Trudeau's April excursion to Montana cost taxpayers $228,000: report

Taxpayers paid $204,993 for accommodations, meals, and travel for the prime minister, his protection detail and other staff during their five-day stay. The Canadian Armed Forces and Privy Council spent an additional $23,846 on the trip.

Trudeau's April excursion to Montana cost taxpayers $228,000: report
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Prime Minister Justin Trudeau continues to splurge on family vacations at the expense of the taxpayer — this time heading to the slopes of Montana.

From April 6 to 10, the prime minister stayed in Bozeman, and Big Sky, Montana, costing taxpayers nearly a quarter of a million dollars, reported the CBC

According to the state broadcaster, the $228,839 price tag exceeds the figure tabled by the federal government two weeks ago. 

In response to an order paper question by Conservative MP Luc Berthold, the Canadian Armed Forces (CAF) and Privy Council spent $23,846 on the trip.

Other expenses included $204,993 for accommodations, meals, travel and overtime pay for Trudeau’s protection detail.

However, that sum excludes the salaries of RCMP officers serving as the prime minister’s security, as well as the air force crew that flew them and a Privy Council official who accompanied the prime minister to maintain secure communications.

On the trip, the RCMP incurred the most costs of all agencies, including $58,681 in overtime and $146,312 in miscellaneous travel costs.

The air force crew spent $2,752 for accommodations, $1,756 for per diems and $13,396 for fuel, catering, handling and ground transportation.

The Privy Council incurred the lowest costs — $1,581 for accommodations, $1,226 for per diems, $1,667 for airfare, $26.72 for other expenses and $1,438 for other transportation.

In a request for comment by the CBC, the Prime Minister’s Office (PMO) refused to answer questions on the trip, including where Trudeau stayed, whom he visited and other parties that joined him.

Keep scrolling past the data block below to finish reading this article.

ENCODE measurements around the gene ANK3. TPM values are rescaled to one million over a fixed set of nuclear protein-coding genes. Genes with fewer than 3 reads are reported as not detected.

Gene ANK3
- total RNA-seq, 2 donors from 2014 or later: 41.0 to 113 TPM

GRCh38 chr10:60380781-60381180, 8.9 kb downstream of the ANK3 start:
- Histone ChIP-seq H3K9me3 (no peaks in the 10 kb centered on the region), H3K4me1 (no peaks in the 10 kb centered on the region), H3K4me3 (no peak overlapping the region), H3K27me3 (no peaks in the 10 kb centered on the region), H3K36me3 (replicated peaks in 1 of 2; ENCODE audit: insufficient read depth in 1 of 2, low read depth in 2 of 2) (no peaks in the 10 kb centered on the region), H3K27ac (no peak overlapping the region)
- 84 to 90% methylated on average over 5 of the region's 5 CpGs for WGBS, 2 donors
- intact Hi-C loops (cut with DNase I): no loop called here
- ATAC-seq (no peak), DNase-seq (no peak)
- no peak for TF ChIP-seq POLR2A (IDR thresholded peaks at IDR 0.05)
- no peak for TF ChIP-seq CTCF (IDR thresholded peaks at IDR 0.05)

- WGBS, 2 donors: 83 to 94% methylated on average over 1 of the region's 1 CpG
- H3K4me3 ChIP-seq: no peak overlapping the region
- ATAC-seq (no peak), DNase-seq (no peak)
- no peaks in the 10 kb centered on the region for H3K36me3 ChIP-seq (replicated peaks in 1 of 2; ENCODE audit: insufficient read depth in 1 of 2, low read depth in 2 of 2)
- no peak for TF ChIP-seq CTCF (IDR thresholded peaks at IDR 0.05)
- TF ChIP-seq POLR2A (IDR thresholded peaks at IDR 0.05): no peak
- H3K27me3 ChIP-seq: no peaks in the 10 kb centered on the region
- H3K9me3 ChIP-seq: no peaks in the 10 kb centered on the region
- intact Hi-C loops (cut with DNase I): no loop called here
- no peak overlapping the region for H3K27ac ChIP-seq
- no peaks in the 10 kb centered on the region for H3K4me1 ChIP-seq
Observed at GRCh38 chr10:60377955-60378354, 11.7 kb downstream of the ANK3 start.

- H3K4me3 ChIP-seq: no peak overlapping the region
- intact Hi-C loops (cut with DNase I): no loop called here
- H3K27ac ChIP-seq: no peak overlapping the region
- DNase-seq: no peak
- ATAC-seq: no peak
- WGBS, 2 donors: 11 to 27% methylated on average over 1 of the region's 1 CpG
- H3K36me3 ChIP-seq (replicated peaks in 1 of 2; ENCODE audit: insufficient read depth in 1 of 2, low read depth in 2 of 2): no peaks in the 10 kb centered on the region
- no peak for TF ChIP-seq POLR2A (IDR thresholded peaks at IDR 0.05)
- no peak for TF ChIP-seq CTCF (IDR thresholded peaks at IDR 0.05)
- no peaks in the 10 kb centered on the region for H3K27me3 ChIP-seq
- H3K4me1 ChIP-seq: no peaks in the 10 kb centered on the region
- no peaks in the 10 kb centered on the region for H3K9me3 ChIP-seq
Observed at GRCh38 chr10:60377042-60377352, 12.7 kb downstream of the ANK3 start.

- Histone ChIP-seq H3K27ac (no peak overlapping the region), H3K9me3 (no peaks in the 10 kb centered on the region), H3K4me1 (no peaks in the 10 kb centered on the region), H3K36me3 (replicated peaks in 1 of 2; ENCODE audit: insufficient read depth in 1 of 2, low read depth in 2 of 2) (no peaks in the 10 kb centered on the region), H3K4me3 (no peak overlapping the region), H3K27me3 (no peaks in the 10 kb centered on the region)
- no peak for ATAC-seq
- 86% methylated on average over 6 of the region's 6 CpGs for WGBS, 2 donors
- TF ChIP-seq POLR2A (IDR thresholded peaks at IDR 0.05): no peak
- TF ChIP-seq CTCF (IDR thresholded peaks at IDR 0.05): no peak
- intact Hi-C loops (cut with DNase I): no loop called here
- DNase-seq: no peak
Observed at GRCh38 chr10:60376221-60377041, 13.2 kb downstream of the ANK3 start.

"As per long-standing government policy and for security reasons, the prime minister must travel on government aircraft, whether he is on official or personal business," said Alison Murphy, PMO spokesperson, in an email statement.

"As was the case with previous prime ministers, when travelling for personal reasons, the prime minister and any guests travelling with him reimburse an equivalent commercial airfare."

The PMO also failed to explain why the feds did not disclose the RCMP salary costs in the response to the order paper question.

In filings submitted to the federal ethics commissioner, Trudeau declared a "ground security motorcade" during a "private visit in Big Sky, Montana" as a gift from the U.S. Secret Service.

After landing in Bozeman on April 6, the prime minister’s motorcade drove an hour to Big Sky's slopes, often frequented by the world’s rich and famous. 

Melanie Rushworth, director of communications for the ethics commissioner, said the office only gets involved in the vacations of elected officials "when the travel or stay could be considered a gift under the Conflict of Interest Act or the Conflict of Interest Code for Members of the House of Commons."

Anthony Guglielmi, chief of communications for the U.S. Secret Service told the CBC they do not consider the motorcade as a gift.

"Federal law mandates that the United States Secret Service provide protection to any heads of state while on U.S. soil," Guglielmi wrote in an email statement. "This protection is provided 24 hours a day by highly trained federal law enforcement agents and mission support teams.”

The state broadcaster did not obtain the tabulated costs for the motorcade at the time of writing.

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